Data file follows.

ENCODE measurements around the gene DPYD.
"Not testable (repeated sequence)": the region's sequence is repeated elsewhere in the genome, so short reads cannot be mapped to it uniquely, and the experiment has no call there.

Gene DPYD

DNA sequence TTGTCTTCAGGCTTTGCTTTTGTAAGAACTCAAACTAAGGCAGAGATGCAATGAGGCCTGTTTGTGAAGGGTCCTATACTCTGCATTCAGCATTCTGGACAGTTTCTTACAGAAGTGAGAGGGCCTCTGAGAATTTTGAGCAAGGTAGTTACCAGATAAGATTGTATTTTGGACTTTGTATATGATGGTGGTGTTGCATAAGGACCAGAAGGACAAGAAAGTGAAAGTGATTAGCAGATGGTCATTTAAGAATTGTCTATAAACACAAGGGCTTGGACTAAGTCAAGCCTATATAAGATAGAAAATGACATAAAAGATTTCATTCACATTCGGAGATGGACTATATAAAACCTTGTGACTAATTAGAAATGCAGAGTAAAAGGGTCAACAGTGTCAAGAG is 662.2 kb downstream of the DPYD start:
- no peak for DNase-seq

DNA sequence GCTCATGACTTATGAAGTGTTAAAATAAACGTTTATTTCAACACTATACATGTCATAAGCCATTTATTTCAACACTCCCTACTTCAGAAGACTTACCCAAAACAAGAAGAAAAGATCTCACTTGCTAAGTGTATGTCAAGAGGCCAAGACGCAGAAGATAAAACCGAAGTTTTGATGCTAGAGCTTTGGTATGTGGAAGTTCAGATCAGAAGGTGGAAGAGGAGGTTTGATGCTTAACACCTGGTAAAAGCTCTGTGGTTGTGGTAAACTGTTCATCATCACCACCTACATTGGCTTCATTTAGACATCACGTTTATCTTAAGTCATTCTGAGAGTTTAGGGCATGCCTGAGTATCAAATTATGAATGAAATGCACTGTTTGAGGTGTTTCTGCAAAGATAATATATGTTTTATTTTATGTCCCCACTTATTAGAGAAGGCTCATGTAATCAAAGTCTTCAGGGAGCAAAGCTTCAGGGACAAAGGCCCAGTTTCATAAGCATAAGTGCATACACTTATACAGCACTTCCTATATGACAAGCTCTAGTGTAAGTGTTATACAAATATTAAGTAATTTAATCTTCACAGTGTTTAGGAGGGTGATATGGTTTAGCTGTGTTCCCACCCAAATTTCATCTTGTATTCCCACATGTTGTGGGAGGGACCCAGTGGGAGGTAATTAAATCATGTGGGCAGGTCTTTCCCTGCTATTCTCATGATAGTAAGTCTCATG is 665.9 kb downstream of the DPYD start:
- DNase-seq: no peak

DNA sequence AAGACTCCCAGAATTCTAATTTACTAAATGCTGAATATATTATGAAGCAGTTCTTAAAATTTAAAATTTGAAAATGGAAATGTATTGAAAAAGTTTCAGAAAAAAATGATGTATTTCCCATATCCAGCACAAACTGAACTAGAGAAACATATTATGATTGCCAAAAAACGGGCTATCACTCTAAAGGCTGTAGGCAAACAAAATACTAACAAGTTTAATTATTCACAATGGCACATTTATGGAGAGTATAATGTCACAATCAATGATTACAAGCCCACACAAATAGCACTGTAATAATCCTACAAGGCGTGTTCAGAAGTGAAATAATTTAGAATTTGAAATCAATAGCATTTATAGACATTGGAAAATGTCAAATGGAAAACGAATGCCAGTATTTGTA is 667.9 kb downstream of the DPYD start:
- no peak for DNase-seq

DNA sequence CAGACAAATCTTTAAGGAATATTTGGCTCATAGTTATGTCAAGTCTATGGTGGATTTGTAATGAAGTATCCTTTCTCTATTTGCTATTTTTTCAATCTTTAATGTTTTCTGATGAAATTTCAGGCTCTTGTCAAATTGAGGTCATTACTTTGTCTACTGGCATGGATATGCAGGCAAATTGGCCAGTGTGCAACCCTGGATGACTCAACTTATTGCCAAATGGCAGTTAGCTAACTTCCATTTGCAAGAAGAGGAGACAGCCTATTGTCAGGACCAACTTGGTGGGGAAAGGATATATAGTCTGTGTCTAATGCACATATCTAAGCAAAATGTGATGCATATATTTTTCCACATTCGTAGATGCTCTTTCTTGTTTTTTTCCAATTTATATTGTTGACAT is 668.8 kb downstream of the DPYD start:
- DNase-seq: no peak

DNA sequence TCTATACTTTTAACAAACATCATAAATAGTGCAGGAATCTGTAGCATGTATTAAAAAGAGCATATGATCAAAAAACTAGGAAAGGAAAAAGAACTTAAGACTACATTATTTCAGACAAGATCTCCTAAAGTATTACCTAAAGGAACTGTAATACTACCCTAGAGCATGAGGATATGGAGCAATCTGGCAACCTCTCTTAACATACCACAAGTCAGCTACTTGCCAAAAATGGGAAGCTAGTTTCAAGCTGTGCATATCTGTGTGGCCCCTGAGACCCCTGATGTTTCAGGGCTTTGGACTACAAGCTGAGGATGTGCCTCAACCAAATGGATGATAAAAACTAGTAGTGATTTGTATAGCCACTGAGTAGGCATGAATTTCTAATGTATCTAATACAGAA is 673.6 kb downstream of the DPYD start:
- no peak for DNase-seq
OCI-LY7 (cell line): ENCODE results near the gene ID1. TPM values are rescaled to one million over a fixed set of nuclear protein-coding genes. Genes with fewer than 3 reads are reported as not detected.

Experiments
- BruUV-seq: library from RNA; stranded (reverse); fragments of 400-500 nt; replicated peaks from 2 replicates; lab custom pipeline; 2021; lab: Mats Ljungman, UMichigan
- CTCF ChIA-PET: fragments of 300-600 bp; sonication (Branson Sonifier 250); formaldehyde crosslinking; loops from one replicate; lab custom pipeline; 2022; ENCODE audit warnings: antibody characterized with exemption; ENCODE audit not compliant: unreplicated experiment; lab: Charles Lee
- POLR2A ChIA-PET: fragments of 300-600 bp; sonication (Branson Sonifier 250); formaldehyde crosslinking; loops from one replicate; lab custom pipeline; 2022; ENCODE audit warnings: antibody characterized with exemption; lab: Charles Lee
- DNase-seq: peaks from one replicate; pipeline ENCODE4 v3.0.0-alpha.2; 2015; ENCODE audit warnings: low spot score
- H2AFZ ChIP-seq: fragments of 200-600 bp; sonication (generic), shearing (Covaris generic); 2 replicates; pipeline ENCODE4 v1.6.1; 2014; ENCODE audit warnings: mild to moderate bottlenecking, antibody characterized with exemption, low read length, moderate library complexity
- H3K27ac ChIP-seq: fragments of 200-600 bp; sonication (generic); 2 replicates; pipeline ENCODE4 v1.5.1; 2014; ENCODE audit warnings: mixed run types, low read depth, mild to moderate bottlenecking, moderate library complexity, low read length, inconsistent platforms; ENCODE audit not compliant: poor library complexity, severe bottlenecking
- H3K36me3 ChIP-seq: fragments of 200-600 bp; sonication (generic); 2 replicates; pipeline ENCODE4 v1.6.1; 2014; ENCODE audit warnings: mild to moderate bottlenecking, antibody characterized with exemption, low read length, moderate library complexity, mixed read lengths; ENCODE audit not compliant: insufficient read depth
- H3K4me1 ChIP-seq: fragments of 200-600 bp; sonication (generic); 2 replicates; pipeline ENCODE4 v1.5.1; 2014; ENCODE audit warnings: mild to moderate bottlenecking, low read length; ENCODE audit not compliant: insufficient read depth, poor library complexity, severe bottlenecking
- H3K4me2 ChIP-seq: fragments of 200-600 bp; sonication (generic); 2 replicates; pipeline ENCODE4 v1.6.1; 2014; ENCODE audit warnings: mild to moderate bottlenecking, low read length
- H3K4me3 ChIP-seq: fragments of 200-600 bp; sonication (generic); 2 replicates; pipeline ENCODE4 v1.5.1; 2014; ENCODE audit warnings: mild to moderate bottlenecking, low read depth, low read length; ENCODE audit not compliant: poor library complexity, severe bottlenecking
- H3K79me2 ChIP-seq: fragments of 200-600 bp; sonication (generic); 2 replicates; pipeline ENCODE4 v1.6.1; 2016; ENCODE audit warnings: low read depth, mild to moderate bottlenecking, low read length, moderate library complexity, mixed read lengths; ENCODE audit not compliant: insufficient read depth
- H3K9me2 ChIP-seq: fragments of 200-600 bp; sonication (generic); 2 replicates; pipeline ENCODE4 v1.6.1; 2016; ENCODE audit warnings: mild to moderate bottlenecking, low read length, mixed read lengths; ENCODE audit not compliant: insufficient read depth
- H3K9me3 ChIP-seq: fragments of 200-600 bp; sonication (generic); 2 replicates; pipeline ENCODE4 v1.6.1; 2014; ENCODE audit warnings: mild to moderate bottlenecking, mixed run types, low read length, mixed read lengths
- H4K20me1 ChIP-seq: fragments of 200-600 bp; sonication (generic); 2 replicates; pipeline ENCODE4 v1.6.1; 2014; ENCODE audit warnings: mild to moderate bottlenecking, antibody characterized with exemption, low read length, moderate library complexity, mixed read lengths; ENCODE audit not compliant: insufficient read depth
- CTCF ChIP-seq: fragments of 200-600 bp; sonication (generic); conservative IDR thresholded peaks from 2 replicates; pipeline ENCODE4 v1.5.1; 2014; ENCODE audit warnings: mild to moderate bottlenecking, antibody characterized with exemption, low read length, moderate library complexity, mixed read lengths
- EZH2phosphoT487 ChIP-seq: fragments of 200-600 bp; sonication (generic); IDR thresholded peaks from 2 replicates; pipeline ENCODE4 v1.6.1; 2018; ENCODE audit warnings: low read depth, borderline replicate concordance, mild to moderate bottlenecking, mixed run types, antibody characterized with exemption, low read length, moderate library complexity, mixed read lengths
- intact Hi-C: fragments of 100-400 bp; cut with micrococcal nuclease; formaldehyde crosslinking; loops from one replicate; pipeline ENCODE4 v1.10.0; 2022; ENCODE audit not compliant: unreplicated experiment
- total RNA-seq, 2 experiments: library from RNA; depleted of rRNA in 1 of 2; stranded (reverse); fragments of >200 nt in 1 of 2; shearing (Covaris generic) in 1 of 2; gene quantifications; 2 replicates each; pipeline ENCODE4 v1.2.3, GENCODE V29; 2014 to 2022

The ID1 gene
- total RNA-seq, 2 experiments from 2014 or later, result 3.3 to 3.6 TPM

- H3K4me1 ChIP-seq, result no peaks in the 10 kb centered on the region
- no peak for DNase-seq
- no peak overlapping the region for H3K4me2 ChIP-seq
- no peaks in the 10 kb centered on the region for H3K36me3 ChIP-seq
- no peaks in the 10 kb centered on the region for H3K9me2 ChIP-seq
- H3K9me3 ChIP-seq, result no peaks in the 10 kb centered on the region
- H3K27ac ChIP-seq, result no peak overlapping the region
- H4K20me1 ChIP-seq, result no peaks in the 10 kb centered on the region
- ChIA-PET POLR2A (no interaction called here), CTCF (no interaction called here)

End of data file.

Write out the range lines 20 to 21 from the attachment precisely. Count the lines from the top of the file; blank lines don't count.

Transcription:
- H2AFZ ChIP-seq: fragments of 200-600 bp; sonication (generic), shearing (Covaris generic); 2 replicates; pipeline ENCODE4 v1.6.1; 2014; ENCODE audit warnings: mild to moderate bottlenecking, antibody characterized with exemption, low read length, moderate library complexity
- H3K27ac ChIP-seq: fragments of 200-600 bp; sonication (generic); 2 replicates; pipeline ENCODE4 v1.5.1; 2014; ENCODE audit warnings: mixed run types, low read depth, mild to moderate bottlenecking, moderate library complexity, low read length, inconsistent platforms; ENCODE audit not compliant: poor library complexity, severe bottlenecking